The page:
Storyteller and Stage Animal: Hungarian songstress and performer Marta Eggerth got her show-biz start as a child opera prodigy and went on to Broadway and film fame. These days, Eggerth—who will celebrate her 100th birthday April 17—still performs the occasional one-woman show at New York’s Cafe Sabarsky, which hosts a series of ‘upscale, unconventional cabaret evenings,’ according to the Washington Post.
The bookers knew they had a promising idea, since Eggerth is a great storyteller and a stage animal, but they were slightly nervous about booking a 95-year-old woman. Would she, they asked her son Marjan before her first appearance, be able to perform for as long as 45 minutes? … Forty-five minutes was too short. She gave them an hour and a half.
“People ask me, How is it to be 100?” she told the Post. “I say, I don’t know. I have no standard of comparison. You must ask me when I am 200 what it was like to be 100, and then I will be able to tell you.”
Eggerth was married to the Polish tenor Jan Kiepura, who died in 1966. The two starred together in a production of the operetta “The Merry Widow,” which ran “in Chicago, in Europe, and on Broadway for a few hundred performances” in the 1940s. Here’s Eggerth in concert in 1994, at age 82.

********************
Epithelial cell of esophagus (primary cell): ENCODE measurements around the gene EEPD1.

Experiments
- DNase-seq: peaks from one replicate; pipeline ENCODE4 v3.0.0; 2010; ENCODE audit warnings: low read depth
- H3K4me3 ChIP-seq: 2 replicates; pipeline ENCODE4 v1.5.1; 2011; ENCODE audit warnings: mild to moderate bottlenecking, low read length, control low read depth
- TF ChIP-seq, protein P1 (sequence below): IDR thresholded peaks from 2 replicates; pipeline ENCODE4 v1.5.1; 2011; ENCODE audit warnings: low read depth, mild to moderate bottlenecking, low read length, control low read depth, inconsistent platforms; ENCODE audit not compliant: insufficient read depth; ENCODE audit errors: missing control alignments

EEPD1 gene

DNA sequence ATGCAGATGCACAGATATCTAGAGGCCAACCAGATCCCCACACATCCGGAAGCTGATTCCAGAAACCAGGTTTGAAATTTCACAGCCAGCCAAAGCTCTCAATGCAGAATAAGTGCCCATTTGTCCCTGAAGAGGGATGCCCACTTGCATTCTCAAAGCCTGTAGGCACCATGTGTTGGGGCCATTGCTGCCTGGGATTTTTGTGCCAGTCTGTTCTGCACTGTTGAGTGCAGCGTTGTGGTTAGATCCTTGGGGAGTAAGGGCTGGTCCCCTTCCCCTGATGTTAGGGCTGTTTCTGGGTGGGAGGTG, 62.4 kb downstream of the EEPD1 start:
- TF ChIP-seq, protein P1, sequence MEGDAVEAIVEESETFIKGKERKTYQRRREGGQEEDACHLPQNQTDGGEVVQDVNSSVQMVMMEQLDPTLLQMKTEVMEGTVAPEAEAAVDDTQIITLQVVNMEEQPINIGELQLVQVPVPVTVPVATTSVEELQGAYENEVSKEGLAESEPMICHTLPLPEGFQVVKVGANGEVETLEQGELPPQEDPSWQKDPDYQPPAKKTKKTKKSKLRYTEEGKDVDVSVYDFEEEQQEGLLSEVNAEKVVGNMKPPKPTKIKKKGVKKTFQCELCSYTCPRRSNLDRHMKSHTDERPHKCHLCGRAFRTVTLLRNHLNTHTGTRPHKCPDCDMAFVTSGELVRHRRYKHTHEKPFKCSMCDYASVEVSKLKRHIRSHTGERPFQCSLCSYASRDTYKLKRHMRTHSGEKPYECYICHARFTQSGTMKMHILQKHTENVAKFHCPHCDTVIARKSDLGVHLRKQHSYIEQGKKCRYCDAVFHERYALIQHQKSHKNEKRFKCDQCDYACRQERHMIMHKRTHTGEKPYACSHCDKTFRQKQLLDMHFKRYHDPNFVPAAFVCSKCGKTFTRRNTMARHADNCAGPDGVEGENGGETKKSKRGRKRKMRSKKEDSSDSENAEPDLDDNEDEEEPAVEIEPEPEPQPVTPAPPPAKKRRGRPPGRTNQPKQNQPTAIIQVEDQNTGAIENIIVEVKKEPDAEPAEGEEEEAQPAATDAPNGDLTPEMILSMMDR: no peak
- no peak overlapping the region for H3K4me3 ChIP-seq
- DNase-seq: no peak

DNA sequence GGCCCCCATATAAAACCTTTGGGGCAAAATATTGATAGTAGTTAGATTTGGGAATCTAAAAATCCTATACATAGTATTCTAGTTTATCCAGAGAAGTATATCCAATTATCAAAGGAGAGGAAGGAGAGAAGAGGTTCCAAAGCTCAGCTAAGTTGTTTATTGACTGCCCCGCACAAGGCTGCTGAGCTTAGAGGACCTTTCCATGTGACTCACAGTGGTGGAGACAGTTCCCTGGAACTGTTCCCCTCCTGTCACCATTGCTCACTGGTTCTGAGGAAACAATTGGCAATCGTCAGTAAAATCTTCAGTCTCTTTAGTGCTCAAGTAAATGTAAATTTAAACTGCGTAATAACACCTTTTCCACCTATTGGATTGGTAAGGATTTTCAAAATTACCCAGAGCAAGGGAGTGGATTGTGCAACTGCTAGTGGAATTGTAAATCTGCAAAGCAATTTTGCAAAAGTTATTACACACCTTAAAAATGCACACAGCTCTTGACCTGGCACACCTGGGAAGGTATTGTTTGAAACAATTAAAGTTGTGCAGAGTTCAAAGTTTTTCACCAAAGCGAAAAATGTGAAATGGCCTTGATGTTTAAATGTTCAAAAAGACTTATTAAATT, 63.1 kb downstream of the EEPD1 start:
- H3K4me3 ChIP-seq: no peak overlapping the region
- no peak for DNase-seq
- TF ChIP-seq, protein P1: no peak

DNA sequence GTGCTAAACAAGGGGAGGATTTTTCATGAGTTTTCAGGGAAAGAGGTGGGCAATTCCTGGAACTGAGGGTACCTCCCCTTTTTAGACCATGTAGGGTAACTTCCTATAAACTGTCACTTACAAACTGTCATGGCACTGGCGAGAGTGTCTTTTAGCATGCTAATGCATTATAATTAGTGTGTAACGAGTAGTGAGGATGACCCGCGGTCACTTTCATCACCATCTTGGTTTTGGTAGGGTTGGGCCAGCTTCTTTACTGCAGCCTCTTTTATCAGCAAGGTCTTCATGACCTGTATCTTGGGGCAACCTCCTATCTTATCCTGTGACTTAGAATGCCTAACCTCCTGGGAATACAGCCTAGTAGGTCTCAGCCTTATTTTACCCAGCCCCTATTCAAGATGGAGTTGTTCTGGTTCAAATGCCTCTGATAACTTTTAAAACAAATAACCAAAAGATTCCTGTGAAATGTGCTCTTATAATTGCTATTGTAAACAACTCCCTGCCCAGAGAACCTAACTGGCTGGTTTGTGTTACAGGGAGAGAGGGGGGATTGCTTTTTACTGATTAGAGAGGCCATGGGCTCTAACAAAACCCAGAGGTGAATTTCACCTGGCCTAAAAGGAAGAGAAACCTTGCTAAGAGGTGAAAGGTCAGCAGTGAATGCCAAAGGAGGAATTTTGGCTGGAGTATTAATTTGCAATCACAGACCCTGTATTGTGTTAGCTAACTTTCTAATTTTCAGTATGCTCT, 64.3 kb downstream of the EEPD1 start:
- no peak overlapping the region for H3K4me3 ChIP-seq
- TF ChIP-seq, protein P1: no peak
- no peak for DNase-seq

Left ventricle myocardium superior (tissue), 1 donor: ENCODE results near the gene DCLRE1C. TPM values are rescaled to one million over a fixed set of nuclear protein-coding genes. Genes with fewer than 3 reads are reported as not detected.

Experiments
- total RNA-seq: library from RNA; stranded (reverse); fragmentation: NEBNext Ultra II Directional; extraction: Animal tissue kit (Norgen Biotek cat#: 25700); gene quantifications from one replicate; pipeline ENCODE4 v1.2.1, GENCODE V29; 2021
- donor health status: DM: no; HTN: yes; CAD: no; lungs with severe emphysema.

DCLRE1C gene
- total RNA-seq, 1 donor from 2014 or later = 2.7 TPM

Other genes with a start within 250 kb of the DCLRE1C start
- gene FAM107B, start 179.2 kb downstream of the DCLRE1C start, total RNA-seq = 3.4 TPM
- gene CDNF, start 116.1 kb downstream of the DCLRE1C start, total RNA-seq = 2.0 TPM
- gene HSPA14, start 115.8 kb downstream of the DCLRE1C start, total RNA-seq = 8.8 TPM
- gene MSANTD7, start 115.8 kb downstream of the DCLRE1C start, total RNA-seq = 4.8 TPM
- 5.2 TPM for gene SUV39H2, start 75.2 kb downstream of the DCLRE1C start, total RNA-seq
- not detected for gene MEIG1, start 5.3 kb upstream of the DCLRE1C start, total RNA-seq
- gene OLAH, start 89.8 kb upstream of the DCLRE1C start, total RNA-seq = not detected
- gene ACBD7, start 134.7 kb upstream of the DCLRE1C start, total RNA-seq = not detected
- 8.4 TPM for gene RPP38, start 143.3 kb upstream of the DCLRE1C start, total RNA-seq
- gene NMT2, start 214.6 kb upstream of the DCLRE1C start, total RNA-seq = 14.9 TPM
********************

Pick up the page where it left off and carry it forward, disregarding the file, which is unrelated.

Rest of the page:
Friday Quick Hits:
- MIT’s AgeLab is developing innovative technological solutions—robo-seal, anyone?—to help older adults monitor their health at home.
- How can you tell if your memory lapses are normal or a sign of trouble to come? Neuropsychologist Brad Folley said it’s important to rule out things like a vitamin B12 deficiency, depression or medications.
- Reverse mortgages—once only popular with much-older homeowners—are being used by people nearing retirement to pay off debts, a new MetLife report shows.
- And more than 2.5 million U.S. grandparents are raising grandchildren, a number that experts say has been growing.
Photo: Andrew Lepley/Redferns/Getty Images